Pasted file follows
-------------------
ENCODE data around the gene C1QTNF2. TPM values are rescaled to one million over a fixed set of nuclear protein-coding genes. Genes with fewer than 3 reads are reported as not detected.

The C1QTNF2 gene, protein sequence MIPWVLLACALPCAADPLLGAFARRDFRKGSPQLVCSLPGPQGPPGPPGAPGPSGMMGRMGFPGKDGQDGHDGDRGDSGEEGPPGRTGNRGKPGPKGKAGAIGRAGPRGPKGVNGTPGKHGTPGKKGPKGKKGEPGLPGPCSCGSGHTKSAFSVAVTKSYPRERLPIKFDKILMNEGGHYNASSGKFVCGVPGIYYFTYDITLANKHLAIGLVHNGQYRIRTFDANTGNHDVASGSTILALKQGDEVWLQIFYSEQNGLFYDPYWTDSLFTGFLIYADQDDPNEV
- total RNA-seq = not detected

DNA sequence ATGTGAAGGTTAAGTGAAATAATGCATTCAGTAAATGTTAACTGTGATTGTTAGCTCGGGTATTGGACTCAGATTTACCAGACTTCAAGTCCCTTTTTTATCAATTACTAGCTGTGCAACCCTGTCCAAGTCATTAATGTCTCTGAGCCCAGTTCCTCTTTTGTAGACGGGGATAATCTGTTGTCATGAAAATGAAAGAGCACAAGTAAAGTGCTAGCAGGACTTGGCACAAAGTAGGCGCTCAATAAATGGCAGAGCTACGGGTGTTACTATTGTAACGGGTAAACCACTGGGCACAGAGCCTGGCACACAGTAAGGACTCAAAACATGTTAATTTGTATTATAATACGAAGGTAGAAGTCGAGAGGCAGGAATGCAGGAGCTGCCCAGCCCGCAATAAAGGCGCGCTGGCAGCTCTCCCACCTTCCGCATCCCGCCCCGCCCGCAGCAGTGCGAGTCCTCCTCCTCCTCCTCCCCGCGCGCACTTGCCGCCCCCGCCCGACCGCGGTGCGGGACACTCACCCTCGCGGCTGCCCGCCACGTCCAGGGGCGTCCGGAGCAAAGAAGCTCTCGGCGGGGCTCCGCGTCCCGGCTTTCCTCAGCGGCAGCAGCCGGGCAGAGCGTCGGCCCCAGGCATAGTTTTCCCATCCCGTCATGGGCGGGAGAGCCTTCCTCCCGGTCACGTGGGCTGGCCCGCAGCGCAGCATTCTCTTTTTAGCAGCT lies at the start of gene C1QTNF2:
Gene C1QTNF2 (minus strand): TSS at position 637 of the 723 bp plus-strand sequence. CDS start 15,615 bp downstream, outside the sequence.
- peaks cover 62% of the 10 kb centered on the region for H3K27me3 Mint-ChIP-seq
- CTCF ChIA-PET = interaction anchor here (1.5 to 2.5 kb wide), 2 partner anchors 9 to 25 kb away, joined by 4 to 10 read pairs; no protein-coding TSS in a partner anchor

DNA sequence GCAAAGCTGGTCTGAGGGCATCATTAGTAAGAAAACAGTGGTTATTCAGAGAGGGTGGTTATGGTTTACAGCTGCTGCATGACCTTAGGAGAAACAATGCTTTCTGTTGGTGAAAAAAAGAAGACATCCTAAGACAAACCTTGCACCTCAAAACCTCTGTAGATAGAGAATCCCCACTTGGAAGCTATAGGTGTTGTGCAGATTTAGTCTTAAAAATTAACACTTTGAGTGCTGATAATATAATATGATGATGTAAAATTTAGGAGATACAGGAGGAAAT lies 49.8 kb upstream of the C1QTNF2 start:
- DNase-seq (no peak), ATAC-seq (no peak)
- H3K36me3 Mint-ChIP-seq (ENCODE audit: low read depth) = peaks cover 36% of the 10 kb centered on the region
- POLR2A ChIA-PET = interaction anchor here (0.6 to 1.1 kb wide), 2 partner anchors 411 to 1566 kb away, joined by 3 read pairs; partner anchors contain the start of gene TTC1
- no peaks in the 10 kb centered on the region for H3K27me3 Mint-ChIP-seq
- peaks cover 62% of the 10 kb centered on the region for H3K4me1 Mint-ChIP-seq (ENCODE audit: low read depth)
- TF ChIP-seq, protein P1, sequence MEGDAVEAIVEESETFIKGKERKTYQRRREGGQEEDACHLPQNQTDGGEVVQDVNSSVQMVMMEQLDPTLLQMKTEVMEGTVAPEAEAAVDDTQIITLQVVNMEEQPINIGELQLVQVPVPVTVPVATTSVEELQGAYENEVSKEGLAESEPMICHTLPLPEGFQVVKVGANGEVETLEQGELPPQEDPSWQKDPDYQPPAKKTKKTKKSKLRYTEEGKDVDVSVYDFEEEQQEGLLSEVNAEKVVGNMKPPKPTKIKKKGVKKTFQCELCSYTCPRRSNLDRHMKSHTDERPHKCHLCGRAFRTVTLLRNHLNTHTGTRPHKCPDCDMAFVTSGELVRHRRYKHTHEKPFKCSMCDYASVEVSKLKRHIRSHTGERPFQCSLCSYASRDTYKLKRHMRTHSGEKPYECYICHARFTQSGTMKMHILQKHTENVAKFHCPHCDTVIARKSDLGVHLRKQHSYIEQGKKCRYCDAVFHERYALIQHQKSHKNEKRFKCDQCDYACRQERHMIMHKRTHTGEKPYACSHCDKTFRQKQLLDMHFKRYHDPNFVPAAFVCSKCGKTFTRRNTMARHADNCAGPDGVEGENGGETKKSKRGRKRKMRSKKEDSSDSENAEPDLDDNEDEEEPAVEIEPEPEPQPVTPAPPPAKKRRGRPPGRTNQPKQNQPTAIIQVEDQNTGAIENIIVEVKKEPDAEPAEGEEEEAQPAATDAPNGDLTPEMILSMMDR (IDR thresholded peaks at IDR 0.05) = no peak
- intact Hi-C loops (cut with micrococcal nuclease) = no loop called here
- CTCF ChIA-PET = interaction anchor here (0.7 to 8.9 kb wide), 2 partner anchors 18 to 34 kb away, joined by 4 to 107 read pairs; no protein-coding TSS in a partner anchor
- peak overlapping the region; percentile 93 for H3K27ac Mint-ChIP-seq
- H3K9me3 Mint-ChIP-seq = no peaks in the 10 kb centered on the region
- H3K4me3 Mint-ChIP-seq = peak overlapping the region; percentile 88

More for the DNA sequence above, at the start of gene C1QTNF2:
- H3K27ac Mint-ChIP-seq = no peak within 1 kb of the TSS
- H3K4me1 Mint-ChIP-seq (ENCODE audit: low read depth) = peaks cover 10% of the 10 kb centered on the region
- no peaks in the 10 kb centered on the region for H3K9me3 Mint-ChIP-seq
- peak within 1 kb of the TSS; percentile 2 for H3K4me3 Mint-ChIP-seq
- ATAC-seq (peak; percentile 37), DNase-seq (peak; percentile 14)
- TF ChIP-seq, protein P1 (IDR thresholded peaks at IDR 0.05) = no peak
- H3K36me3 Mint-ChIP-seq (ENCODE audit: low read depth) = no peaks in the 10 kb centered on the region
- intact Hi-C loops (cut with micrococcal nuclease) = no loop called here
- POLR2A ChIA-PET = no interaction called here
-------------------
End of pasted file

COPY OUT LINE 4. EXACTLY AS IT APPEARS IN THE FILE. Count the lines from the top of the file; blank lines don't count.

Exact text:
DNA sequence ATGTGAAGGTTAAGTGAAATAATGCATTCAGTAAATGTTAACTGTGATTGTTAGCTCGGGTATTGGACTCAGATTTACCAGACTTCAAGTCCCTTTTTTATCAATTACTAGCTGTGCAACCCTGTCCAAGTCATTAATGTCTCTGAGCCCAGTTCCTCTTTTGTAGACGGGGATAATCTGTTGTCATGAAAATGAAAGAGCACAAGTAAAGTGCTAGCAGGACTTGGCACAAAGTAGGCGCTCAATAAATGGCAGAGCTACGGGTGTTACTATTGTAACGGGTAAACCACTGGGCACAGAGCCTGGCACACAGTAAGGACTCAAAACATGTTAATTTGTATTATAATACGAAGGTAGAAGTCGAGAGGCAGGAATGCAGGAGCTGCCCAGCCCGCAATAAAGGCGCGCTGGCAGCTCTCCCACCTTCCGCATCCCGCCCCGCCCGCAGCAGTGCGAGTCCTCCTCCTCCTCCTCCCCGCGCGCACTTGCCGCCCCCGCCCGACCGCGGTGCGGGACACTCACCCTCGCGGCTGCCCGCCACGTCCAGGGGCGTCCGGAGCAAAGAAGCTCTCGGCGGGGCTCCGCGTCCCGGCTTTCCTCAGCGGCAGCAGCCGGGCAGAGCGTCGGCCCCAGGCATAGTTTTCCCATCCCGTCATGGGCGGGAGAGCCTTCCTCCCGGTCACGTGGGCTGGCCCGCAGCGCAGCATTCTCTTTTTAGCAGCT lies at the start of gene C1QTNF2: